there was a long and interesting argument about this internally. The main reason for not doing

    if( IsParsable( String ) )
       int i = Int.Parse(string );

    is that it's hard to avoid a double parse of the string, which is too much of a perf hit in some cases...
     

  • User profile image
    Charles

    aza wrote:
    ...the .Net base class libraries seem to ignore the guideline.

    What makes you think that the BCL ignores this guideline? In many cases, BCL methods will throw specific types of exceptions, not catch and continue. 

    Charles 

  • User profile image
    jj5

    Hey spod,

    spod wrote:
    there was a long and interesting argument about this internally. The main reason for not doing

    if( IsParsable( String ) )
       int i = Int.Parse(string );

    is that it's hard to avoid a double parse of the string, which is too much of a perf hit in some cases...


    Bah! I knew you'd say that. I think that the wrong decision was made.

    I'd prefer to have Boolean Int32.IsInvalid(String) and Int32 Int32.Parse(String).

    If you want performance then you wouldn't check for invalid data, you'd assume it was valid and let the exception fall out.

    I guess there is a case for TryParse, although every bone in my body wants to deny it. I imagine this would typically be used in UI code (e.g. to get an Int32 value from a TextBox) in this case the performance hit of double parsing is negligable. If you were trying to get an Int32 value out of a text file or what have you, it would be better (in my opinion) to insist that your data was valid and let the exception fall out (so you wouldn't check at all).

    What are the cases where TryParse(String, ref Int32) significantly helps performance?

    Why not support all methods? I.e. have an IsInvalid/IsValid/IsParseable query, a Parse method that throws and TryParse as is?

    John.

  • User profile image
    aza

    In addition isn't this a deviation from most of the other base class libraries? I can't recall ever using a reference parameter to check for an error in the .Net libraries...in Win32 yes.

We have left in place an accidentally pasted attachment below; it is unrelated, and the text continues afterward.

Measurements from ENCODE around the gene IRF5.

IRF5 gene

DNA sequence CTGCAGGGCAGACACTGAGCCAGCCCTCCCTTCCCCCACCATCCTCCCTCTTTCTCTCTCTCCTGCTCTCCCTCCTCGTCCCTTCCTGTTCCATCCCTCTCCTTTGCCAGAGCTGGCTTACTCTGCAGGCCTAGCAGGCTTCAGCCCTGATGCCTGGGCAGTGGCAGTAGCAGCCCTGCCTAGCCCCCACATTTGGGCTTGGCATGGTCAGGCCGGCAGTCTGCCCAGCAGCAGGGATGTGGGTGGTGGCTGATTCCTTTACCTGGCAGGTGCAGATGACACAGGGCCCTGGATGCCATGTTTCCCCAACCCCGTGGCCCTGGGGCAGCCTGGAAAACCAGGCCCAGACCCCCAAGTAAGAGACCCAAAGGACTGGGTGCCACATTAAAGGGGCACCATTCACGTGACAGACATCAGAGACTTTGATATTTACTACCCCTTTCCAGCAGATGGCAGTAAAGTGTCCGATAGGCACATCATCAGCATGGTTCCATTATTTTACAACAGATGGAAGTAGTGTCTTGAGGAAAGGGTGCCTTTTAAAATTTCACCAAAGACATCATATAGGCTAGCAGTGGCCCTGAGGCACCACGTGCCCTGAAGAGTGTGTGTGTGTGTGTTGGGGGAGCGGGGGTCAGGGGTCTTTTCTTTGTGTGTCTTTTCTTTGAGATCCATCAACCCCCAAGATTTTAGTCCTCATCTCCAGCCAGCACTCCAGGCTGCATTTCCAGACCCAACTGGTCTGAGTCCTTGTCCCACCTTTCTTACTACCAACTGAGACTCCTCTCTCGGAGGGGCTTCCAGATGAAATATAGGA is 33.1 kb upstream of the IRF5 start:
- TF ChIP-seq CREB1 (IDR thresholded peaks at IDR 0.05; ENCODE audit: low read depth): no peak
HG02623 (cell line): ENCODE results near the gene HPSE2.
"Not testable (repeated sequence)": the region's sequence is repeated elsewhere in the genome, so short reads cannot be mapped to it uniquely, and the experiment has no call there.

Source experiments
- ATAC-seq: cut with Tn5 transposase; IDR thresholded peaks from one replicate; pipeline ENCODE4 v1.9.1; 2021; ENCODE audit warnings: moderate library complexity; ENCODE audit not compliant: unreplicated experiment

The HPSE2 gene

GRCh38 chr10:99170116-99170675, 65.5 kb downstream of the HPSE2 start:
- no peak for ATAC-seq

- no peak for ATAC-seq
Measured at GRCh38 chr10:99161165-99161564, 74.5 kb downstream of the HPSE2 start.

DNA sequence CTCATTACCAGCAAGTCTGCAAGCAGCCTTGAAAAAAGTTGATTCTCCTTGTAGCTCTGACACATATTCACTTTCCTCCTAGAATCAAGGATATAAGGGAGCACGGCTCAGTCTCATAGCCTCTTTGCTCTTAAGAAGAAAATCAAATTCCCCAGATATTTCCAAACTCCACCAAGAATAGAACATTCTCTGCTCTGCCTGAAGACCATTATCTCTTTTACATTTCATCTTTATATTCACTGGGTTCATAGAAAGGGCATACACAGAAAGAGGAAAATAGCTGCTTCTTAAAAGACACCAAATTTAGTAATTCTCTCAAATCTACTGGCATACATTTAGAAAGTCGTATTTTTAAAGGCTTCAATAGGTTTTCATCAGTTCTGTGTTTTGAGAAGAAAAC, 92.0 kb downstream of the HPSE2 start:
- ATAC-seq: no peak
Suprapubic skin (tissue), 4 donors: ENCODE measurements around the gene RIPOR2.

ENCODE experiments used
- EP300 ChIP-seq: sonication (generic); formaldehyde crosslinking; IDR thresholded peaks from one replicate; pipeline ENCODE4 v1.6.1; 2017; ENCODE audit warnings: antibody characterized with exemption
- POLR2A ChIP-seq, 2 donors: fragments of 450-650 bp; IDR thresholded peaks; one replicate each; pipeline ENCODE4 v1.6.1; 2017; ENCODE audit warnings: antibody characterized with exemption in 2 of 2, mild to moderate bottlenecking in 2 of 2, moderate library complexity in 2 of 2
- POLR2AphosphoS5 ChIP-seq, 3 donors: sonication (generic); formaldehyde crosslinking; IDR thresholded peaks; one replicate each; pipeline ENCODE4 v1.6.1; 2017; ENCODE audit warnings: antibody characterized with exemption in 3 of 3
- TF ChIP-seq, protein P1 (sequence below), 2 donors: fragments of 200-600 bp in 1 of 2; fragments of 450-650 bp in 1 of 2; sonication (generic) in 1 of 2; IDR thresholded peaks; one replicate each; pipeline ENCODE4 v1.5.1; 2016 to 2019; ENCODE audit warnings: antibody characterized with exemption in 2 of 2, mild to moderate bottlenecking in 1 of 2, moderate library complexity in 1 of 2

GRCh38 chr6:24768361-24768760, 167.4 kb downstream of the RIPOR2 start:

Personally I think one of the strengths of .Net is its uniformity. Even if a mechanism isn't perfect for every situation it makes life a lot easier if the mechanism is already known, i.e. the same in all base classes. 

    IsValid and Parse (with an exception) seem a lot more intuitive then TryParse. 

    Aaron

  • User profile image
    jj5

    For my money all the TryParse functionality should be moved into an 'advanced' class, such as System.Text.FastParser for example.

    All the BCL value types that support parsing should have a Parse method that throws and an IsInvalid(String) method. (I like to test for 'invalid' because that tends to be the exceptional case, but I'd be happy enough with IsValid(..)).

    Keep the common APIs simple, clean, and consistent. Having TryParse on Int32 is just ugly.

    John.

  • User profile image
    risu

    I feel the same as aza on this. It's much more intuitive, to me at least, to look for or try an is<type>(String).

    While currently writing a Database appliction I've used large sections that run IsDBNull(object) to verify my information coming back can be fit into my variables (I wouldn't have any Nulls in the DB but I have been overridden on this issue).

    While this may be right or wrong I am already used to this check and if I needed to check for parsing I would immediatly use intellisense or index to look for an is<type>().